Complementary Health Approaches

Other Complementary Health Approaches

In addition to natural products and mind and body practices, there are other complementary approaches, some of which involve combinations of different techniques—for example, complex medical systems such as Ayurvedic medicine and traditional Chinese medicine, as well as homeopathy and naturopathy.

Traditional Chinese Medicine (TCM)

Traditional Chinese medicine (TCM) has evolved over thousands of years, and includes both herbal products and mind and body practices. (TCM) originated in ancient China. It is rooted in the ancient philosophy of Taoism and dates back more than 2,500 years. TCM encompasses many different practices, including

  • acupuncture
  • moxibustion (burning an herb above the skin to apply heat to acupuncture points)
  • cupping (inducing suction at the parts of the body being treated)
  • Chinese herbal medicine
  • tui na (Chinese therapeutic massage)
  • dietary therapy, and
  • tai chi and qi gong (practices that combine specific movements or postures, coordinated breathing, and mental focus).

There has been substantial research on certain specific TCM practices, such as acupuncture and tai chi. However, TCM as a whole is difficult for researchers to study because it is complex and individualized and because it is based on ideas very different from those of modern Western medicine.

Ayurvedic Medicine

Ayurveda (pronounced “i-yer-vay-duh”)—also called Ayurvedic medicine—originated in India more than 3,000 years ago and remains one of that country’s traditional health care systems. It involves individualized treatments, which may include compounds of herbs or proprietary ingredients, as well as diet, exercise, and lifestyle recommendations.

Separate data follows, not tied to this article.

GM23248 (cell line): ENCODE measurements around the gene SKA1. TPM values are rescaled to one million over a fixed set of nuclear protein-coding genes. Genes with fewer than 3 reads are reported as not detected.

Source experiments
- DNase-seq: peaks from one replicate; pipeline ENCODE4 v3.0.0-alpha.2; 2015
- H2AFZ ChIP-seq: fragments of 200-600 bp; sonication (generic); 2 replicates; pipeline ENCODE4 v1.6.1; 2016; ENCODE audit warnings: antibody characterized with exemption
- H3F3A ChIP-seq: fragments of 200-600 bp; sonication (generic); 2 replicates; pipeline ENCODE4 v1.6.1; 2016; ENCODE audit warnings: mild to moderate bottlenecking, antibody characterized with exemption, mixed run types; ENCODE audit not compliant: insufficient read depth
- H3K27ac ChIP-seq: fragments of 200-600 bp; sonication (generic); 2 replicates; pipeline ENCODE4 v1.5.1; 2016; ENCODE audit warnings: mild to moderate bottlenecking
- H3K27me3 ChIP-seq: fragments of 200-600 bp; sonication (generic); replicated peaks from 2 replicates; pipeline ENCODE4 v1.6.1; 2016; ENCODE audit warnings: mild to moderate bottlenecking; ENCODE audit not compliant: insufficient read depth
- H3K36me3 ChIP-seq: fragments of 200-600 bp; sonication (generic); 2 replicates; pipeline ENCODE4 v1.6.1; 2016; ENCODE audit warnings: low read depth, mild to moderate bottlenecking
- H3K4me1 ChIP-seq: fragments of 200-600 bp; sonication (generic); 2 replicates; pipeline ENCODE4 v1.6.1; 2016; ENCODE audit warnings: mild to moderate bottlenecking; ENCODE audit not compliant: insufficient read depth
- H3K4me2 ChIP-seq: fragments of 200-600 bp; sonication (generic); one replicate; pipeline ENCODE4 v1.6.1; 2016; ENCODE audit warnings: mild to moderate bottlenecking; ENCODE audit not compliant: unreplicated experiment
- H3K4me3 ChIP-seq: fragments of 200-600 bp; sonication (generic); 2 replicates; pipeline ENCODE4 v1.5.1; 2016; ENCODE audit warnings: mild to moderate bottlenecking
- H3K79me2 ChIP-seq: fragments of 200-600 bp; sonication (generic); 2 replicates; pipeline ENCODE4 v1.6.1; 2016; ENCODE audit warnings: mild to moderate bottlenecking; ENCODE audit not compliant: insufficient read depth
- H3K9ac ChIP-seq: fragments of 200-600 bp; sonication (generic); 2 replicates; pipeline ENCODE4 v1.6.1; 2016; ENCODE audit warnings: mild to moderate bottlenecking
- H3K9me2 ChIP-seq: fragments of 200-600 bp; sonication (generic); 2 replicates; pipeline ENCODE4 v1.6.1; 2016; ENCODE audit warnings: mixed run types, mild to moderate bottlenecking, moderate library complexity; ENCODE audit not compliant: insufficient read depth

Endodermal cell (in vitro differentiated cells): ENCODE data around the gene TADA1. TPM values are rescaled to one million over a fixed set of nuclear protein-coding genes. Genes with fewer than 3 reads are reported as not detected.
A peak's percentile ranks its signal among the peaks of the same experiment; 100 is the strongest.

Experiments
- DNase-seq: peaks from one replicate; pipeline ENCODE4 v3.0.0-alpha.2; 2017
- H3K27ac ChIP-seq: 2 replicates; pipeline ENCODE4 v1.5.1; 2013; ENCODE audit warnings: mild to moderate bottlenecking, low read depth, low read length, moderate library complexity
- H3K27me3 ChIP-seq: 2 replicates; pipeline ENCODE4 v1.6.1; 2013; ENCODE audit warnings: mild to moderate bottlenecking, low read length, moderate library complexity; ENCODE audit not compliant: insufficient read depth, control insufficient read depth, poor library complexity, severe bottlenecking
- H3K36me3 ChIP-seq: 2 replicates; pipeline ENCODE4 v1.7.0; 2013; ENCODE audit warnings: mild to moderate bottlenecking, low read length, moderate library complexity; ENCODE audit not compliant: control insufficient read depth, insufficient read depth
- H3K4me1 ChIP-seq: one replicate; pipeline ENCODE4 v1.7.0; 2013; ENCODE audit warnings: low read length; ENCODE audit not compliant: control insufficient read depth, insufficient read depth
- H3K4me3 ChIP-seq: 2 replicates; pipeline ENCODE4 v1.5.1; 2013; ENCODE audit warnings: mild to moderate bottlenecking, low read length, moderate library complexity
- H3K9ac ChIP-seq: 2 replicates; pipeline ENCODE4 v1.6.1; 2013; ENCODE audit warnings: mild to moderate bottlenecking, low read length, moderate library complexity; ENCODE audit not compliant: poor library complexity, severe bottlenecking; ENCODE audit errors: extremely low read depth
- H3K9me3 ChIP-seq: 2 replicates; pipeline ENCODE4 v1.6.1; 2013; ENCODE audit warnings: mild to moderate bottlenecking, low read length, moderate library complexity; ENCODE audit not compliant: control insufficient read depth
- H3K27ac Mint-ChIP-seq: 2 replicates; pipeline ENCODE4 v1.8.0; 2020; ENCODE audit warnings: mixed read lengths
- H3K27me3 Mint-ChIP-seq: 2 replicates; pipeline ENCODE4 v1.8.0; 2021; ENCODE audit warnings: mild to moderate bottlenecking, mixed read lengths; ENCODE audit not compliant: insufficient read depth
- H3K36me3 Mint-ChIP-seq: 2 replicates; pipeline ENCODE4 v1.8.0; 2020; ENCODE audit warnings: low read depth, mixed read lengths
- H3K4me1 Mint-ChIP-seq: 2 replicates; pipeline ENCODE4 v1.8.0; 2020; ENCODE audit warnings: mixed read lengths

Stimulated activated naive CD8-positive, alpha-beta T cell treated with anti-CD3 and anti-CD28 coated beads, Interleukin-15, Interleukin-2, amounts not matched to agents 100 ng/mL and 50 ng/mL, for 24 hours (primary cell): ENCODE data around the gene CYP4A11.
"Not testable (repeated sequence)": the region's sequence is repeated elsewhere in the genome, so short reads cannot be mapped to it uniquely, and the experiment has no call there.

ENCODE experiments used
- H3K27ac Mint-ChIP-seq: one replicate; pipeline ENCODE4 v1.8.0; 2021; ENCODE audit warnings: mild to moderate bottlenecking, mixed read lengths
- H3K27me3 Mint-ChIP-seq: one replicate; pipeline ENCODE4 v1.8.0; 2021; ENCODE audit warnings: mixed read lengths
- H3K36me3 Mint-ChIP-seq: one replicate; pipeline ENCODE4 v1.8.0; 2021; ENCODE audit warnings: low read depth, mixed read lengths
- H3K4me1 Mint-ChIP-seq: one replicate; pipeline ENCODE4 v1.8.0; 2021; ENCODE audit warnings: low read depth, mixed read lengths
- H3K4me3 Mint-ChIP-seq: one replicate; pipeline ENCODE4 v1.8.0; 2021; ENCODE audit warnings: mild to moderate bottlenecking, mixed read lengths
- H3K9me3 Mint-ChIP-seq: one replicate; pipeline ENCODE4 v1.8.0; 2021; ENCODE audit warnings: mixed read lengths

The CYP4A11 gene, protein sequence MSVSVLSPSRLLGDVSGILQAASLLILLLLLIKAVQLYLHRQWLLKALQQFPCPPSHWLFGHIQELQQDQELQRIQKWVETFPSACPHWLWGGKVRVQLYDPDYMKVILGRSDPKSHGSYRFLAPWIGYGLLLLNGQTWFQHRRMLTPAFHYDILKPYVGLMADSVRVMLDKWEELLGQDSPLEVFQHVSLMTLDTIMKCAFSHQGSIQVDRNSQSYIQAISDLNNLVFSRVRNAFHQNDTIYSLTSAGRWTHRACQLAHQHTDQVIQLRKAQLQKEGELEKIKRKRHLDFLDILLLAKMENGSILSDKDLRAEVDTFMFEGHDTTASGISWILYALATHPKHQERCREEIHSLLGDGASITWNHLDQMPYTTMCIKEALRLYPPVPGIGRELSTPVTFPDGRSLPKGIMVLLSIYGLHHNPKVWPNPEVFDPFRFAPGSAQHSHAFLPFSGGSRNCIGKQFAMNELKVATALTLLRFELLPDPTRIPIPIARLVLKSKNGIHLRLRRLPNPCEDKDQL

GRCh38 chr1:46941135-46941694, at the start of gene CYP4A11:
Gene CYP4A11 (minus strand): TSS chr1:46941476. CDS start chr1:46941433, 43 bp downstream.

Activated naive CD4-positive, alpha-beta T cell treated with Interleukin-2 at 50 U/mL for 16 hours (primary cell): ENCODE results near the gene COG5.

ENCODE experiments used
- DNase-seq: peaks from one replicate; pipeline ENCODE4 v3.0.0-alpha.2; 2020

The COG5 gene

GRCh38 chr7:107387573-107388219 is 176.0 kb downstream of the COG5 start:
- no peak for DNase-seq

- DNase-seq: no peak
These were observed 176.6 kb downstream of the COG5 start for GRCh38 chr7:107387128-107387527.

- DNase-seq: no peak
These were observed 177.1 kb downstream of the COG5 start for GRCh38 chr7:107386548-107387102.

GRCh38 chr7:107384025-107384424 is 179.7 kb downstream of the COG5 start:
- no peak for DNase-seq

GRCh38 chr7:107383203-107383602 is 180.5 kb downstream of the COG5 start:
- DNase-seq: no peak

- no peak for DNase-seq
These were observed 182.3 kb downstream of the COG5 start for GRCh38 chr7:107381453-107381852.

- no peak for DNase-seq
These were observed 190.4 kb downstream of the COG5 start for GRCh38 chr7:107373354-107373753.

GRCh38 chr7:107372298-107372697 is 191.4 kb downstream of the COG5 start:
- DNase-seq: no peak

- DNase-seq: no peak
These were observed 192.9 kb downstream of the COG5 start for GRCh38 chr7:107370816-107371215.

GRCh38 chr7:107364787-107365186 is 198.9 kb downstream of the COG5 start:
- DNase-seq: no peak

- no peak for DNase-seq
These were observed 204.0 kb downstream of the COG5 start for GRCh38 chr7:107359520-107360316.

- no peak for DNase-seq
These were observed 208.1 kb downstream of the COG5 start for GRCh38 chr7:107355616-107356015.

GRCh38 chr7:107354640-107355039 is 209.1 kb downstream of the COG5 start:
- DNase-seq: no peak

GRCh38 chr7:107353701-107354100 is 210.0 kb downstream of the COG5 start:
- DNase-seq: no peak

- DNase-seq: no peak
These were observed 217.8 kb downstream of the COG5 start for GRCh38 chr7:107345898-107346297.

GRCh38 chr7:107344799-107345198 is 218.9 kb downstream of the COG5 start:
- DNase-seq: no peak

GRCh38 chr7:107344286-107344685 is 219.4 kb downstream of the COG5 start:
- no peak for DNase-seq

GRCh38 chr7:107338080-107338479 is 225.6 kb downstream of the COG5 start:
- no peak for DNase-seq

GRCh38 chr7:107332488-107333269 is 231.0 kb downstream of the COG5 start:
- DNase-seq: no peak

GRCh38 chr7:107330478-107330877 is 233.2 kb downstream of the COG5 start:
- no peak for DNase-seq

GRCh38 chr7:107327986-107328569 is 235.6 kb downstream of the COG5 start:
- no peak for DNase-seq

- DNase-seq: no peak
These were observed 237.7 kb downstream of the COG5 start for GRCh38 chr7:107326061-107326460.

Research studies have examined Ayurvedic treatments for specific health problems. However, many of these studies included only a few people or did not use rigorous research methods. There hasn’t been enough high-quality research to show whether Ayurvedic treatments are beneficial.


Homeopathy was developed in Germany more than 200 years ago. It is based on two unconventional ideas: “like cures like” —the notion that a disease can be cured by a substance that produces similar symptoms in healthy people; and the “law of minimum dose”—the notion that the lower the dose of the medication, the greater its effectiveness. Homeopathic remedies are derived from substances that come from plants, minerals, or animals. They are often formulated as sugar pellets to be placed under the tongue; they may also be in other forms, such as ointments, gels, drops, creams, and tablets.

Homeopathy is a controversial topic in complementary medicine research. A number of the key ideas of homeopathy are not consistent with fundamental concepts of chemistry and physics. There is little evidence to support homeopathy as an effective treatment for any specific condition.

A 2015 comprehensive assessment by the Australian government’s National Health and Medical Research Council concluded that there are no health conditions for which there is reliable evidence that homeopathy is effective.


Naturopathy—also called naturopathic medicine—is a medical system that evolved from a combination of traditional practices and health care approaches popular in Europe during the 19th century. Naturopathic practitioners use many different treatment approaches, such as dietary and lifestyle changes, stress reduction, herbs and other dietary supplements, homeopathy, manipulative therapies, exercise therapy, practitioner-guided detoxification, and psychotherapy and counseling.

Naturopathic practitioners use many different treatments, including nutrition counseling, dietary supplements, herbal medicines, massage, joint manipulation, exercise therapy, and lifestyle counseling. Although some of the individual approaches used in naturopathy have been studied for safety and effectiveness, naturopathy as a general approach to health care has not been widely researched.